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Theater Review • June 29, 2015
Review: Behind the Mask, a Play
Shan Y.Chuang. Photo by Maia Sacca-Schaeffer.
Shan Y.Chuang. Photo by Maia Sacca-Schaeffer.

Every time we see a play, we become travelers. The destination possibilities are as endless as our imaginations. When Yangtze Repertory Theatre of America is at the helm of our voyage, our trip is sure to be enthralling, mystical and fun.

Though they have passionately spotlighted Chinese-only material since 1992 with over 113 events, the Yangtze Repertory Theatre of America does not solely reach out to an Asian-only audience or ensemble. This soulful company welcomes Westerners and Easterners both onstage and as spectators, cleverly bridging the cultures with comedy and witty pop-culture references.

Their current production, Behind the Mask, a Play, at Theatre for the New City through July 12, is a total joy to behold. The play is lyrically written by Fang BaiMing and Huang WeiRuo and intelligently directed/adapted by New York-based/Shanghai born director, Chongren Fan.  Blending ancient Chinese myth in its text with young actors of Western and Eastern descent onstage, the show is easily enjoyed whether one understands Mandarin or not.

Set in a theatre ‘somewhere in China,’ we meet a gangly troupe of actors rehearsing for a play. Led by their director (played with lovely honesty and simplicity by Shan Y. Chuang), the company of actors take us inside their own personal struggles, revealing what life is like for the artist inside China. Peppered into their personal stories are quite funny scenes of a very eerie and popular Chinese myth. The act of putting on the powerful tool of theatre -- the mask -- along with a haunting original score by XiRen Wang and a gorgeous lighting design by Yi-Chung Chen, signifies the transition between the two story lines.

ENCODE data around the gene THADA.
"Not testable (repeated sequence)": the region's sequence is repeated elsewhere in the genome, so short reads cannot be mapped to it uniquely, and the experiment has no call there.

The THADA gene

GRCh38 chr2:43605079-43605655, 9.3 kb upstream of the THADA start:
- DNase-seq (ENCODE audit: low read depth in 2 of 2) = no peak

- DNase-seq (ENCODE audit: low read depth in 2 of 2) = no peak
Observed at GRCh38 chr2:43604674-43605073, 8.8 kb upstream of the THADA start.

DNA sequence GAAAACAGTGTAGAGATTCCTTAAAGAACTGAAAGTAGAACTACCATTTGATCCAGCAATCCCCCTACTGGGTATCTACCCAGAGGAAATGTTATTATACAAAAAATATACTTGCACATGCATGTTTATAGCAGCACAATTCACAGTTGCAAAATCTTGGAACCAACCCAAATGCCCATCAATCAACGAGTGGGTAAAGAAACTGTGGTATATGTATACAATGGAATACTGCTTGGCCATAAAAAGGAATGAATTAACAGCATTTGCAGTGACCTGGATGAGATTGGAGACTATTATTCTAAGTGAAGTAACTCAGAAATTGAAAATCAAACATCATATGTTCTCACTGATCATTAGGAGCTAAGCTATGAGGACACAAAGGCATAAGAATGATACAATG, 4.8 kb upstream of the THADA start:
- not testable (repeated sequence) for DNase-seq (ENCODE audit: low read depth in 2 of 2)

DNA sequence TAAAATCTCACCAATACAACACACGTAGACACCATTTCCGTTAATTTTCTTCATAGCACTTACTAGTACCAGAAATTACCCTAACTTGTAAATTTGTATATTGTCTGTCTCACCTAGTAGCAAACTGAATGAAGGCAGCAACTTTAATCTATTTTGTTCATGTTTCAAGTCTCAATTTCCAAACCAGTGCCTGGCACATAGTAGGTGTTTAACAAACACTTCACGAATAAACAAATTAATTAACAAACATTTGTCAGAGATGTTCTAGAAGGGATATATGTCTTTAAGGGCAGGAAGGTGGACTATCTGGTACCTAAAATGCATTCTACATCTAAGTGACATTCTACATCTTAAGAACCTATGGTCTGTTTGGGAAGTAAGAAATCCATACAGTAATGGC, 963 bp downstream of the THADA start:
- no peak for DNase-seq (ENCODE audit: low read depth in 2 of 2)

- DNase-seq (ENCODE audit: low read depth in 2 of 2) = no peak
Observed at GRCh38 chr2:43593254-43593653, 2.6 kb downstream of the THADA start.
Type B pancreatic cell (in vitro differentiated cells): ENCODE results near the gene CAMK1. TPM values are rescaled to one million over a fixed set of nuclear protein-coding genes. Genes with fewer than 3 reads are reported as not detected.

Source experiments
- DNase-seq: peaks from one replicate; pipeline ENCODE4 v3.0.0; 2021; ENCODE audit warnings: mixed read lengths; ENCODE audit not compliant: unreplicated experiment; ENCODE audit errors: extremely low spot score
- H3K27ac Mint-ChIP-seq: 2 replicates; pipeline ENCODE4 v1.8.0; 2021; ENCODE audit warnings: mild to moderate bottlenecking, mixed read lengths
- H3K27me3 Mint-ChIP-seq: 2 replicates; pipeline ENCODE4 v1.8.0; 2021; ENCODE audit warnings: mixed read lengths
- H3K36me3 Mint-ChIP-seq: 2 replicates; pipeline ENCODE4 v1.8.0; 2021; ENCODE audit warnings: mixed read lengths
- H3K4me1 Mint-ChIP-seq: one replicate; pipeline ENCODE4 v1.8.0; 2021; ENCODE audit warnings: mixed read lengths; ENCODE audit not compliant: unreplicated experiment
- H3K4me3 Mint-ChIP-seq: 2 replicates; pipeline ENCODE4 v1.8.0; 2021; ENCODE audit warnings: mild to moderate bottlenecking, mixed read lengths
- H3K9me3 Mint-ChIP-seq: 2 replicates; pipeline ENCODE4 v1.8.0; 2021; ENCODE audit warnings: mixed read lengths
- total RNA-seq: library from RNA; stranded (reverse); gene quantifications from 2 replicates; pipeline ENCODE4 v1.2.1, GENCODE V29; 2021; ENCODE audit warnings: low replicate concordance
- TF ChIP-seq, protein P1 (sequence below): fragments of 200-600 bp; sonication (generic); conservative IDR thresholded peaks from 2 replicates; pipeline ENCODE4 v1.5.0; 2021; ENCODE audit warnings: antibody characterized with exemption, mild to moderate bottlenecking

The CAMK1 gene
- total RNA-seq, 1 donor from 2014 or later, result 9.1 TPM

Esther Chen. Photo by Maia Sacca-Schaeffer.
Esther Chen. Photo by Maia Sacca-Schaeffer.

Director Chongren Fan has created a sweet and gripping piece of theatre with Behind the Mask, a Play. Fan’s theatre expertise, being rich in both Western and Eastern training, is obvious. As a navigator of our journey, he made me feel like I had traveled to China, if only for one hour.

The young cast is full of heart and vigor onstage. They bumble around as a sort of amateurish ensemble as they play ‘actors’ but as actual actors they are anything but. Esther Chen (King Chu/Gan Jiang) uses physicality and seasoned comedic timing as the bored tyrant king. Francisco Heurgo, Chris Smith and Neil Redfield play the three Westerners who have joined the troupe. Each gives a fun and impressive performance - it’s not every day you get to see Westerners speaking Mandarin onstage. ‘Impressive’ may be an understatement here.

Technical notes: 1. Supertitles placed to the left only cause the audience to choose between the actors and the stage action. I chose to focus on the action, missing what I know was beautiful writing. No small feat, but, ideally supertitles are placed just below the performers, center stage. 2. Set designer K.K. Wong is a highly celebrated artist. Instead of the very literal setting (for a very non-literal play) of a rehearsal room with a hodge-podge collection of Chinese cultural bits on a back wall, more ethereal, creative choices should be explored.

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Written by: Heather Anne Chamberlain
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